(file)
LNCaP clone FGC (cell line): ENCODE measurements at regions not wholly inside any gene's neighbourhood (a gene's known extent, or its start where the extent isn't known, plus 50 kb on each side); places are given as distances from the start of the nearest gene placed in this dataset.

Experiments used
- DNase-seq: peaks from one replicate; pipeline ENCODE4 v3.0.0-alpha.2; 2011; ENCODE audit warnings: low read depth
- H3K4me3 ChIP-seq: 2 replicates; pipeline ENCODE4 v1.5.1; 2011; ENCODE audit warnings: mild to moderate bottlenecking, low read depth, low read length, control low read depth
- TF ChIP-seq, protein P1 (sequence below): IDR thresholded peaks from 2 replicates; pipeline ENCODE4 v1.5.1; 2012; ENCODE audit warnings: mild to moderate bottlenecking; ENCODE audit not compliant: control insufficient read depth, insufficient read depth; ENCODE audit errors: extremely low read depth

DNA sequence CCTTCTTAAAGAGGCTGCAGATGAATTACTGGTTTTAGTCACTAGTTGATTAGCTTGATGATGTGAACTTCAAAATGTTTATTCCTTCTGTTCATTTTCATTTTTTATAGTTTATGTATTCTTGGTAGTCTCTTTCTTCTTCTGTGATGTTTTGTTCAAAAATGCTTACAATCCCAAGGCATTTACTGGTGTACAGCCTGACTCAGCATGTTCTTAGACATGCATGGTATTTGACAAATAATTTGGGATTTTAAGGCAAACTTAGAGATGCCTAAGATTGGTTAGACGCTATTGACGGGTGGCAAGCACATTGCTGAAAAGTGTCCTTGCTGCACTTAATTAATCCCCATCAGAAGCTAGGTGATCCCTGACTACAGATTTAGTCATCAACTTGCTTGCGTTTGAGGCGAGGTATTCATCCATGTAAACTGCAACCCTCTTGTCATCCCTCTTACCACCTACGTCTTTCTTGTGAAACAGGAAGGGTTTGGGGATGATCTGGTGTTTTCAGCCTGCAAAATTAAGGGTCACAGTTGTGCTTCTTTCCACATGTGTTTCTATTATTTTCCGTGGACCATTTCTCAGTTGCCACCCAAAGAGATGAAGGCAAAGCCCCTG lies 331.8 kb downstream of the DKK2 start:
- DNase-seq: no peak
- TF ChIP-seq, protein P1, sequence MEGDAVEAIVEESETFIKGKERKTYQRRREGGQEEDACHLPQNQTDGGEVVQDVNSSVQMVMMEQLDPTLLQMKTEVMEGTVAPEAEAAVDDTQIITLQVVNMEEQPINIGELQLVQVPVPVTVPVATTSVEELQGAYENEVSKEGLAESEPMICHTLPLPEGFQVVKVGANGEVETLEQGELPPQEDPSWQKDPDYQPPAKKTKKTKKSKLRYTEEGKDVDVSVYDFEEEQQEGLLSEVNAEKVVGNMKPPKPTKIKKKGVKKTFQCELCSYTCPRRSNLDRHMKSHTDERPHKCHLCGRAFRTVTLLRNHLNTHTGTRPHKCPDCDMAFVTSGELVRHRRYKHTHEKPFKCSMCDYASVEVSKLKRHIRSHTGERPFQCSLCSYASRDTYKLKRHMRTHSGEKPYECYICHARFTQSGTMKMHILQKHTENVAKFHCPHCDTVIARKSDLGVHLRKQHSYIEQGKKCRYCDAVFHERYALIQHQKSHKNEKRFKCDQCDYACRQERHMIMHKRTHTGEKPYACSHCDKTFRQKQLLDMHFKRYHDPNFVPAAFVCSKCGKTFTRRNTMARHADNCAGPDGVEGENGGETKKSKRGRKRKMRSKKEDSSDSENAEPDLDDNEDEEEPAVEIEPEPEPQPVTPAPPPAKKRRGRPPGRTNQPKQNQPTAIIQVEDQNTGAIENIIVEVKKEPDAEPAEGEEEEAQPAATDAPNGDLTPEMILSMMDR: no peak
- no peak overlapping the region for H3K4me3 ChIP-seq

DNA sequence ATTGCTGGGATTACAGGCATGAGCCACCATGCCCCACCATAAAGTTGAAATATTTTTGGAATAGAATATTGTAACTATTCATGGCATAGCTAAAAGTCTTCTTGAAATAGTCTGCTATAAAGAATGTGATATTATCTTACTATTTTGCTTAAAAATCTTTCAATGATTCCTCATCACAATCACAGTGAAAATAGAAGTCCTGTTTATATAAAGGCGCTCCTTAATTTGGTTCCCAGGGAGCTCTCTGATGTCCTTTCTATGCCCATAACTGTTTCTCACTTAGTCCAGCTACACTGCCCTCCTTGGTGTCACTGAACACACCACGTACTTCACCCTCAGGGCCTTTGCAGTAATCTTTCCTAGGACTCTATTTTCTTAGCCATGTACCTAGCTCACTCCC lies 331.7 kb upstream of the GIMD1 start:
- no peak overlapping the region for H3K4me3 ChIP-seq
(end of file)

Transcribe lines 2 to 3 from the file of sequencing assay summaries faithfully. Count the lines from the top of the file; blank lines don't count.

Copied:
Experiments used
- DNase-seq: peaks from one replicate; pipeline ENCODE4 v3.0.0-alpha.2; 2011; ENCODE audit warnings: low read depth